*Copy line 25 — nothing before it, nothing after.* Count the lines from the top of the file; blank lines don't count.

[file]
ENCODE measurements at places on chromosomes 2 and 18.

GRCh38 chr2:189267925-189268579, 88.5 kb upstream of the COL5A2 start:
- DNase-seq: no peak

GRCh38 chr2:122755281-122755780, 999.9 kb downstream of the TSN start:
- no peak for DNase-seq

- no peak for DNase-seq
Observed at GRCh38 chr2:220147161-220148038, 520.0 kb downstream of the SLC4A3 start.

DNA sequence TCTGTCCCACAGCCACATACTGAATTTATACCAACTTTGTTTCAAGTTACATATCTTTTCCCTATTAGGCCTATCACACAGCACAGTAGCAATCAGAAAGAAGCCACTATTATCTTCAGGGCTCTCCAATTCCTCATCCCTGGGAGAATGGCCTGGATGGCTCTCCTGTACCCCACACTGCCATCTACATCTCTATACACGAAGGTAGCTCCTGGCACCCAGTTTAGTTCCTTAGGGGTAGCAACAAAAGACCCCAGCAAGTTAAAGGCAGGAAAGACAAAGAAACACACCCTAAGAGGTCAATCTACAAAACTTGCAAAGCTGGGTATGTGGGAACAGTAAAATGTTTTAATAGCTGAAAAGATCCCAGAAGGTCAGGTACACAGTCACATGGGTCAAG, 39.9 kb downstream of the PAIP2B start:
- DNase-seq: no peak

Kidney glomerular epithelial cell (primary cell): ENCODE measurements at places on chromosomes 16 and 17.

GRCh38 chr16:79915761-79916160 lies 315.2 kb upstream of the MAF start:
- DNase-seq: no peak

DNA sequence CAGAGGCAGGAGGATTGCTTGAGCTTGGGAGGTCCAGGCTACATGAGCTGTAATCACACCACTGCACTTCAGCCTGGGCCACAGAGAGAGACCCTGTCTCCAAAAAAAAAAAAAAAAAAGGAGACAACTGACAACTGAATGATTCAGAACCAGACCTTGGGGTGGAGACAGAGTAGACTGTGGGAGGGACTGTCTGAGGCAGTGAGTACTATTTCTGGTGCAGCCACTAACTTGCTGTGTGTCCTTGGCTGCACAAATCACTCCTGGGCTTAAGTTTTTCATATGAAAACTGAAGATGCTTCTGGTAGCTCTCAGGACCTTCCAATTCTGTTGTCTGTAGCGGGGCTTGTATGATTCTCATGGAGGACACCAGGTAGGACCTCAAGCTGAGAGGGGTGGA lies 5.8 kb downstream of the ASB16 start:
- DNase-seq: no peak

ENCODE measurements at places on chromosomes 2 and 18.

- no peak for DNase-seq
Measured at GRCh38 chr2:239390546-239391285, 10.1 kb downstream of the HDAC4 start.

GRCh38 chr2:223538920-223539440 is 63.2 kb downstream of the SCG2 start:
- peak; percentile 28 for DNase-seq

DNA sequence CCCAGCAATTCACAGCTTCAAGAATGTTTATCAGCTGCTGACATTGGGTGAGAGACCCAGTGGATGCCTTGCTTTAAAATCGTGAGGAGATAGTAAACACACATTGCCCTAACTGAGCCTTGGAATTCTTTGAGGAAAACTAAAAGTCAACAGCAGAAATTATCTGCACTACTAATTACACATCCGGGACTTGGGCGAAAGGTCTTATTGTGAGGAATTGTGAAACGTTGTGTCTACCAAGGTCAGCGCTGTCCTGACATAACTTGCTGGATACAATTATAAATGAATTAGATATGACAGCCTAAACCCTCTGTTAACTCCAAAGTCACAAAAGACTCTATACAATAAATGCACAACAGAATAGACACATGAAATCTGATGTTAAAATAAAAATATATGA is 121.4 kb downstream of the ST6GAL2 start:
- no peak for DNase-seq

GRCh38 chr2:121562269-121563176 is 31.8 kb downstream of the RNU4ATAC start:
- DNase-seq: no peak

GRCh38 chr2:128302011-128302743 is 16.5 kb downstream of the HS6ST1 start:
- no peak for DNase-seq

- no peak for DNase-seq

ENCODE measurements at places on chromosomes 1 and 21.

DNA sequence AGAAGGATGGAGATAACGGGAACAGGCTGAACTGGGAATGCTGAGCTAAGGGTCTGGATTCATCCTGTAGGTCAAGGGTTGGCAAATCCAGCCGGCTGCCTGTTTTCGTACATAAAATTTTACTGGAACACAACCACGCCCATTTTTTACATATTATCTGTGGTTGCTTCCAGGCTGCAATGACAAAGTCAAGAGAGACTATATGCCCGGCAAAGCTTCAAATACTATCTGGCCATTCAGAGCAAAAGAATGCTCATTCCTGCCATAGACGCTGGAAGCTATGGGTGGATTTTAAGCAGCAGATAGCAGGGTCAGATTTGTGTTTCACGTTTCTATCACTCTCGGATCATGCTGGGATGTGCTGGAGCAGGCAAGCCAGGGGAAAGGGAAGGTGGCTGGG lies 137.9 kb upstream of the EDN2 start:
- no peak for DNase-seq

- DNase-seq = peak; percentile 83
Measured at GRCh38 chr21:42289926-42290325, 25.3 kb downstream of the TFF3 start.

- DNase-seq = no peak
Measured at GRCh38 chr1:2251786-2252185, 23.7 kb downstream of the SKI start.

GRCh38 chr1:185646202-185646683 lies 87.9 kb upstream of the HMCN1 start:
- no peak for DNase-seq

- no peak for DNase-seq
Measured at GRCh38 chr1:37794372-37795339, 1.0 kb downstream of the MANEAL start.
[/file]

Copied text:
- no peak for DNase-seq